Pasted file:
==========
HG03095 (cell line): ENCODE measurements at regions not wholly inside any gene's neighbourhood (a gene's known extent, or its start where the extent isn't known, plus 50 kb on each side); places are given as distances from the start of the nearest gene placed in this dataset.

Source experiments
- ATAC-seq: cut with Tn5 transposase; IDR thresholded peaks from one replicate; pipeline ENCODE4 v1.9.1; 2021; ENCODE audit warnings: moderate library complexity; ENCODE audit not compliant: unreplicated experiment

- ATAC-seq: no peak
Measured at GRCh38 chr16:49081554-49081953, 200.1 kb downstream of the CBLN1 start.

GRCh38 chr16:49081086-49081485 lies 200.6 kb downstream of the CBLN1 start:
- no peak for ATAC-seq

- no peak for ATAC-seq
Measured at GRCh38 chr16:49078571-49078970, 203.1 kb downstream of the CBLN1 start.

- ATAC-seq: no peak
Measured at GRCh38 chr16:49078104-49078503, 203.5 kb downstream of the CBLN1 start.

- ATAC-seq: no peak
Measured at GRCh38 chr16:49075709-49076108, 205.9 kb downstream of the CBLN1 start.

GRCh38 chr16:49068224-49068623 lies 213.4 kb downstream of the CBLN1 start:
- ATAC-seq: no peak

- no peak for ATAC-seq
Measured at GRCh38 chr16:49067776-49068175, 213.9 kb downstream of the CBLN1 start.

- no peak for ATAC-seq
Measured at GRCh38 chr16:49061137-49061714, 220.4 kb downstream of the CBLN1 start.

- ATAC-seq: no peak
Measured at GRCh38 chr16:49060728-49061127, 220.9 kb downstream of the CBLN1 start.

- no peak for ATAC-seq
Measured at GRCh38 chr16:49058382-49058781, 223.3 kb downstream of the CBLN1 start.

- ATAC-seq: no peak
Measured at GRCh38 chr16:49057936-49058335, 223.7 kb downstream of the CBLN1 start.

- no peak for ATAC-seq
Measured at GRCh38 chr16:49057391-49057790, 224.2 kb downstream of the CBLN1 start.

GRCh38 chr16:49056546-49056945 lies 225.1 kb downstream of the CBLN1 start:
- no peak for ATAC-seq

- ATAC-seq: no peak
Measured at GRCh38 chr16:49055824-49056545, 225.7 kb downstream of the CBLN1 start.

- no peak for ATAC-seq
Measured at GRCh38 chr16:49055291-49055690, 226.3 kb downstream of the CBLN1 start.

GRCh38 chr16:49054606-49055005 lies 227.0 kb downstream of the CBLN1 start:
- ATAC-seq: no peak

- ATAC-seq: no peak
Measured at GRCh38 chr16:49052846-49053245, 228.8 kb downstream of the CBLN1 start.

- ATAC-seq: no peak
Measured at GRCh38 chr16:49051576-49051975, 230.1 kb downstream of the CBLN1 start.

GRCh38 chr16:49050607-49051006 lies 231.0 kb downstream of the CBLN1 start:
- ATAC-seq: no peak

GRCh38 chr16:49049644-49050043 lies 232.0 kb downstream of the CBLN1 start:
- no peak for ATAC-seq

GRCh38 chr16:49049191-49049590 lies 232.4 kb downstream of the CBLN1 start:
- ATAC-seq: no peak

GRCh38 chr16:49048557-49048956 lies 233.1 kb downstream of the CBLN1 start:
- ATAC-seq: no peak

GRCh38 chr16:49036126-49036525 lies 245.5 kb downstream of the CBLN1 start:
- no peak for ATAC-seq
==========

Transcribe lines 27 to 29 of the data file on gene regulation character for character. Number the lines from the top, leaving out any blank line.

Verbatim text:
Measured at GRCh38 chr16:49057391-49057790, 224.2 kb downstream of the CBLN1 start.

GRCh38 chr16:49056546-49056945 lies 225.1 kb downstream of the CBLN1 start:
- no peak for ATAC-seq